Anyone have any advice on starting with dry chickpeas and soaking them before eating? I tried once and they were still kind of hard and... squeaky. Not a very pleasant texture. What am I missing?

Teaspoon
07-23-2013, 06:53 AM
Anyone have any advice on starting with dry chickpeas and soaking them before eating? I tried once and they were still kind of hard and... squeaky. Not a very pleasant texture. What am I missing?

How long did you soak them? I think it has to be an entire day, or something. Can't be in the fridge, that won't work at all.

Paul le Fou
07-23-2013, 08:09 AM
12 hours, room temperature. That's what I heard/found in research. Maybe I'll try 24 next time.

shivam
07-23-2013, 08:25 AM
Soak them and then boil the fuck out of them, or use a pressure cooker. Those fuckers are tough.

Karzac
07-23-2013, 09:00 AM
12 hours, room temperature. That's what I heard/found in research. Maybe I'll try 24 next time.

24 hours is too long. Do twelve, then cook until they start to get tender (you can bite into one but it's still hard on the inside). Put some salt and pepper in and then cook for the same amount of time that it took them to get to that point. For me, it's usually about 2 hours.

Red Hedgehog
07-23-2013, 11:17 AM
Yeah, chickpeas take for goddamn ever. Soak overnight and then at least an hour on the stove, if not more.

Karzac
07-23-2013, 09:41 PM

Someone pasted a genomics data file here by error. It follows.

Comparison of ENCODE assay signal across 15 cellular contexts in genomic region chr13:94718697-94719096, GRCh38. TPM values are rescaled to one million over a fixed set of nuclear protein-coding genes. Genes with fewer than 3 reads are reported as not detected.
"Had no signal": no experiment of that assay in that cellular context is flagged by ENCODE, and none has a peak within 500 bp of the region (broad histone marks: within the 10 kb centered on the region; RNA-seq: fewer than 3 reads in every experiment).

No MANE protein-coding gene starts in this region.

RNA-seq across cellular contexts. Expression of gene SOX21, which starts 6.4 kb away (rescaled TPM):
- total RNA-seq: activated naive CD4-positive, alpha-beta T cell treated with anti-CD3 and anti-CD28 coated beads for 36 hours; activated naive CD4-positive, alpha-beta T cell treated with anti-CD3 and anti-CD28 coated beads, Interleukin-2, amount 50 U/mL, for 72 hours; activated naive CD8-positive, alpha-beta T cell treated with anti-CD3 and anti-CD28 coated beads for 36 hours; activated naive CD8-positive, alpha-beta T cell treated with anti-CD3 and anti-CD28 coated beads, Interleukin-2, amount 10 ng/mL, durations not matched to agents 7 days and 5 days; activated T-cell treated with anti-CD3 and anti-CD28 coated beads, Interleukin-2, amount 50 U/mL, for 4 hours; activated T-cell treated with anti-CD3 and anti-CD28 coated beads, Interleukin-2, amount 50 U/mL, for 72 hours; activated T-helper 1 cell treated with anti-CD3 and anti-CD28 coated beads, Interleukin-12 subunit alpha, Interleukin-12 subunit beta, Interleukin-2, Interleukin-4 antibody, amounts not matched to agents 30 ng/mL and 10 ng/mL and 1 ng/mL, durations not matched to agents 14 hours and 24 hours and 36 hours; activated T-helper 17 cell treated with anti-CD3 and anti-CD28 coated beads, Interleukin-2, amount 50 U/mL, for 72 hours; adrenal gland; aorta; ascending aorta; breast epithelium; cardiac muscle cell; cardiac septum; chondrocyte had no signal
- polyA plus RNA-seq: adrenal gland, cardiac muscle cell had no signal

It's so worth it though. I will never eat canned chickpeas again.

Paul le Fou
07-23-2013, 10:26 PM
Okay so soak then cook a long time, THEN use in... whatever. Roast or panfry or just like that or hummus.

Got it. I am READY for ROUND TWO

SpoonyBardOL
07-24-2013, 05:40 AM
It makes me sad that I can't really get dry beans at the stores here. Well, I can get dry Kidney Beans or Soldier Beans, but that's really all. The dry beans I REALLY want are Black Beans.

Mainly because unlike most other beans and lentils, Black Beans actually help prevent Gout instead of cause it. Granted the amount of purines in most other beans is pretty low compared to the really purine-rich stuff, but every little bit helps. Also I just like Black Beans.

When I make a trip back home next month I'll see if I can get some bulk dry Black Beans at the CostCo or something. Maybe some dry Chickpeas too.

Paul le Fou
07-24-2013, 06:16 AM
Yeah, I kinda want to figure out chili beans too. All of my cooking is middle eastern or indian influenced, and while those are awesome influences to have, I kinda want to branch out too. (Or maybe I should figure out more than one or two dishes from each first)

rurik
07-24-2013, 03:12 PM
I've had a reoccurring problem with my beans coming out woody. I think the issue is that older beans take more time to properly soak, and most of the beans I've run through have probably been on the shelf for a while.

One tip that helped me was brining your beans instead of simply soaking them. Just throw in a fuckton of salt, and they should soak so fast the skins will wrinkle until the rest of the bean catches up. Then just rinse them thoroughly and cook per usual